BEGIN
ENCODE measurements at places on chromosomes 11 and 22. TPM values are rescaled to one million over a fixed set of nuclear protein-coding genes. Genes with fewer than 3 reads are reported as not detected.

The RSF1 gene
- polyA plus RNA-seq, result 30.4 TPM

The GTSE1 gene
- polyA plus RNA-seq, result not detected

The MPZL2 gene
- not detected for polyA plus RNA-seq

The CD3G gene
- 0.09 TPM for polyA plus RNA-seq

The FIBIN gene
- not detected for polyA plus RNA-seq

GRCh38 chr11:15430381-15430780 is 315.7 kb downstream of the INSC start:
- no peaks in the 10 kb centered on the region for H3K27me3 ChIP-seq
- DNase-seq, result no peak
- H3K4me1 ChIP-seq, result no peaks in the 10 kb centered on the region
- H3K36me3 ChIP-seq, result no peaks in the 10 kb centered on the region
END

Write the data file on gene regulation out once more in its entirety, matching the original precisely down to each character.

ENCODE measurements at places on chromosomes 11 and 22. TPM values are rescaled to one million over a fixed set of nuclear protein-coding genes. Genes with fewer than 3 reads are reported as not detected.

The RSF1 gene
- polyA plus RNA-seq, result 30.4 TPM

The GTSE1 gene
- polyA plus RNA-seq, result not detected

The MPZL2 gene
- not detected for polyA plus RNA-seq

The CD3G gene
- 0.09 TPM for polyA plus RNA-seq

The FIBIN gene
- not detected for polyA plus RNA-seq

GRCh38 chr11:15430381-15430780 is 315.7 kb downstream of the INSC start:
- no peaks in the 10 kb centered on the region for H3K27me3 ChIP-seq
- DNase-seq, result no peak
- H3K4me1 ChIP-seq, result no peaks in the 10 kb centered on the region
- H3K36me3 ChIP-seq, result no peaks in the 10 kb centered on the region